Be a Photography Hacker

When I was a kid, I loved to tinker.

To take things apart, and put them back together.

I remember building my first computer — mostly out of necessity. I wanted high performance parts (so I could get a higher ‘fps’ — frame rate, on my computer games, namely Counterstrike and Warcraft III) so I built my own computers. I loved experimenting, hacking things together, and building.

I have kept this philosophy all throughout my life. I spent a lot of time “modding” my first car— a beloved 1991 Nissan Sentra (5-speed manual). I spent a lot of time upgrading the components— the intake, header, exhaust, and stripping the parts. The same went with my (even more) beloved car— the 1991 Sentra SE-R (the ‘sports’ variant).

Anyways, I don’t think of the word “hacker” as a computer nerd who hacks into FBI databases. Rather, I see a “hacker” as a “tinkerer”. Someone who likes to test out things for themselves. Who likes to take things apart, and put things together. Someone who loves trial and error— and is okay with breaking a few things along the way.

Hacking in photography

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There is a lot of different ways you can apply the “hacker” ethos to your photography. Some ideas:

  1. Hack together your own presets: Keep tinkering in Lightroom (or whatever editing software you use) to create a “look” or aesthetic you like. Keep making new versions, and make each version a little better.
  2. Experiment: When you’re starting off in photography, experiment as much as you can. Try shooting digital, film, with your smartphone, and different formats. Experiment with monochrome and color. Try out different focal lengths, and see what works best for you.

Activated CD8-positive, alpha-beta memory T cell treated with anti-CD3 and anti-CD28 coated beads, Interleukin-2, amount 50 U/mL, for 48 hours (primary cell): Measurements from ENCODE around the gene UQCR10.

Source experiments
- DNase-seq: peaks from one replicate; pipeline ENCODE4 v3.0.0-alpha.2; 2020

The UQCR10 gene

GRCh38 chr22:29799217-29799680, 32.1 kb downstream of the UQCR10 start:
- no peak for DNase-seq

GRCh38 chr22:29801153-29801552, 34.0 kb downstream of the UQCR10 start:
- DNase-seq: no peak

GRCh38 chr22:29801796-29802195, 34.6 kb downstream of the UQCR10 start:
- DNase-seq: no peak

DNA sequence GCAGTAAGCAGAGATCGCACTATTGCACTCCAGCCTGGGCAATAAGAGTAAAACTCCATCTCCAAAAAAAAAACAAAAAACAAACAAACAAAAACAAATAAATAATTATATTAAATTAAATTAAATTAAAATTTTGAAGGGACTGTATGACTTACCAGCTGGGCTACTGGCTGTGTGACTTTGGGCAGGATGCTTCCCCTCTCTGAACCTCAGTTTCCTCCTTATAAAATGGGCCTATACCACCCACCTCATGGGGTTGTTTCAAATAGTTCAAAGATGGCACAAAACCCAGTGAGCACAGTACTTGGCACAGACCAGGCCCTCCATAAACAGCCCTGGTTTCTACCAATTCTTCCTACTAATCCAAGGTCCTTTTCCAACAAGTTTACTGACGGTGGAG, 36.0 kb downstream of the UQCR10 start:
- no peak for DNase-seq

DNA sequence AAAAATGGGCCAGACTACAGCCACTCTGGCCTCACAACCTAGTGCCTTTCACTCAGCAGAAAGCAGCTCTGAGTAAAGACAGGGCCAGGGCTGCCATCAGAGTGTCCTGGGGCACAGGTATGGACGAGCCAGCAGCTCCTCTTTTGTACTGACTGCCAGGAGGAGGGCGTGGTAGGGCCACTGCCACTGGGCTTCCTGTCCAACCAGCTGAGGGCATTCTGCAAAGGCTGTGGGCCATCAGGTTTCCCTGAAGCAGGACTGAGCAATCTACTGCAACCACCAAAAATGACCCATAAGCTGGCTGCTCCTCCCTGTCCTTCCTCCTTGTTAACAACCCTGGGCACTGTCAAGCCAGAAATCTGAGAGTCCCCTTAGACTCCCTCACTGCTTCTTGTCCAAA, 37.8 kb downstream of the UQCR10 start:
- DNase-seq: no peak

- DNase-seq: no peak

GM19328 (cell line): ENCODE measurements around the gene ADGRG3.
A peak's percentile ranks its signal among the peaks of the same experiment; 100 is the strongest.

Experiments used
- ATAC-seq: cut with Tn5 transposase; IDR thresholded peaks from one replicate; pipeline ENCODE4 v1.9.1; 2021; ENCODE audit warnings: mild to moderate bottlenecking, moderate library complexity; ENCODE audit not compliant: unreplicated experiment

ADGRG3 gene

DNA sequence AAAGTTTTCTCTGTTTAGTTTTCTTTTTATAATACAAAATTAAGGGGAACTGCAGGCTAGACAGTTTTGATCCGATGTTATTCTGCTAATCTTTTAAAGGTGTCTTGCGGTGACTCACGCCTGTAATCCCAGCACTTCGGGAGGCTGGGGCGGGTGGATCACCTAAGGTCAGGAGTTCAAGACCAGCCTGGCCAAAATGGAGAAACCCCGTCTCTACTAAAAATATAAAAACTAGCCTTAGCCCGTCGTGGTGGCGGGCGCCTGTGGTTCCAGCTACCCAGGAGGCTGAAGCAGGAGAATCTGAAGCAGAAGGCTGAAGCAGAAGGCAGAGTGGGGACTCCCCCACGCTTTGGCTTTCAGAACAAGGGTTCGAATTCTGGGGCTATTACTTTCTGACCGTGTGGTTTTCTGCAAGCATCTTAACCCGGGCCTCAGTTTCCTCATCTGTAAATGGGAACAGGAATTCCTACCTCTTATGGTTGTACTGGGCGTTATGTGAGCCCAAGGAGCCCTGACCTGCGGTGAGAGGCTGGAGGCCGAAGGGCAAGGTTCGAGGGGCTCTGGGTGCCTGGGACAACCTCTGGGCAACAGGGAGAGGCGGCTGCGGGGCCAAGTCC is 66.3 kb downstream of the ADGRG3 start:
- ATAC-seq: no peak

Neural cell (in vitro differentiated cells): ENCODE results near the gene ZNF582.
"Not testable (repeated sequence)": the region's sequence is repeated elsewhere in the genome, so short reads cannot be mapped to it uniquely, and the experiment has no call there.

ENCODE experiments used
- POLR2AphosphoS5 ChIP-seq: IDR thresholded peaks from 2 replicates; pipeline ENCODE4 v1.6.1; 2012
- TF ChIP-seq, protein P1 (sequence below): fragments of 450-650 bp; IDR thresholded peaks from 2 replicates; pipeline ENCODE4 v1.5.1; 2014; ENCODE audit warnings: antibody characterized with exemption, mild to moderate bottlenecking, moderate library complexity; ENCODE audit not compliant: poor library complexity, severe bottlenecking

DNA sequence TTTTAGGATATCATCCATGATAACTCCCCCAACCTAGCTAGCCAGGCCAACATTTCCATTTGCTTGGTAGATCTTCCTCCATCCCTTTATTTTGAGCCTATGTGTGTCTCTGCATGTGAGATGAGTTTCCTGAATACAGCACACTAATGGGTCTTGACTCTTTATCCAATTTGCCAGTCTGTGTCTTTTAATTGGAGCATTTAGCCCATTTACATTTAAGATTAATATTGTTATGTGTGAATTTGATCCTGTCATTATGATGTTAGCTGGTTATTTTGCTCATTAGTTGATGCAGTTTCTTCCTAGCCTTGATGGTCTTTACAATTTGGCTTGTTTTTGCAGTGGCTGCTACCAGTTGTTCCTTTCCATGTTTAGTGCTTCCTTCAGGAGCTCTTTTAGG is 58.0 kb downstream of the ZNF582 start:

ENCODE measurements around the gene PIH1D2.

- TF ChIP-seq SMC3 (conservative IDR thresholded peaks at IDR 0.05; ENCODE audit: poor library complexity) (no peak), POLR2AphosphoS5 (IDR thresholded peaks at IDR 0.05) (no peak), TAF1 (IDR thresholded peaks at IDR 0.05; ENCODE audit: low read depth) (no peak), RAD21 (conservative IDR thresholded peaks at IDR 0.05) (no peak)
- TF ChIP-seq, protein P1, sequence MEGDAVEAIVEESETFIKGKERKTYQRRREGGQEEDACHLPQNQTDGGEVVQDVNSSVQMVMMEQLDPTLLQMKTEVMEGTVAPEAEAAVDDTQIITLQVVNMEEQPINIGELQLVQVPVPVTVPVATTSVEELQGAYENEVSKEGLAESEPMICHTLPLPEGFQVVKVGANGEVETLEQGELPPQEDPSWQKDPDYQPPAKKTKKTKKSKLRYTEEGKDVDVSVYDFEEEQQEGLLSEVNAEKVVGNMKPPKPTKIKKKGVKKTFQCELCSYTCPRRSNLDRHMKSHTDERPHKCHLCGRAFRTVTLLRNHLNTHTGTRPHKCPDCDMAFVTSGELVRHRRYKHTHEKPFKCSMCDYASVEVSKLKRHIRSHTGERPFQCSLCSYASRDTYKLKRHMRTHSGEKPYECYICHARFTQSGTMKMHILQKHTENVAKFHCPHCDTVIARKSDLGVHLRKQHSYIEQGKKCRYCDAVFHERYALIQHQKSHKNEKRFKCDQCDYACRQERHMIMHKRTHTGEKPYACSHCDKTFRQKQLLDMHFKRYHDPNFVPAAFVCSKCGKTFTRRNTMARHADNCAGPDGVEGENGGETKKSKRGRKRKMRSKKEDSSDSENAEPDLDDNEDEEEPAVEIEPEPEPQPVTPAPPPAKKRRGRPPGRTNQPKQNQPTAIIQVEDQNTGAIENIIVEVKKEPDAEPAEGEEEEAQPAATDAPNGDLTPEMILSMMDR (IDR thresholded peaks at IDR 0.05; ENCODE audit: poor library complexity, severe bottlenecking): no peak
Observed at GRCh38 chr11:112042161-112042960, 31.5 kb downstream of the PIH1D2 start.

3. Share: One of the biggest things from the hacker ethos is to share your information openly, and freely with others. If you have made a preset you like, share it with others. If you have made a great photograph (and people want to know how you made the photo) — share your secrets. If you care, share.

The last big thing I learned is to distrust authority. Don’t listen to the experts in photography. Through trial-and-error, discover the truth for yourself. Don’t just blindly follow “compositional rules” or theories in photography.

Experiment for yourself, and then create theories afterwards.

One step at a time

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Dissect things, break them apart, and put them back together. Intake different information when it comes to photography, but just pick and choose what resonates with you.

Realize that in your photography, you are always in a state of “becoming.” There is no final perfection. Just hack yourself to make your photography a little better, every step of the way.

Always,
Eric

Learn more: Creativity >

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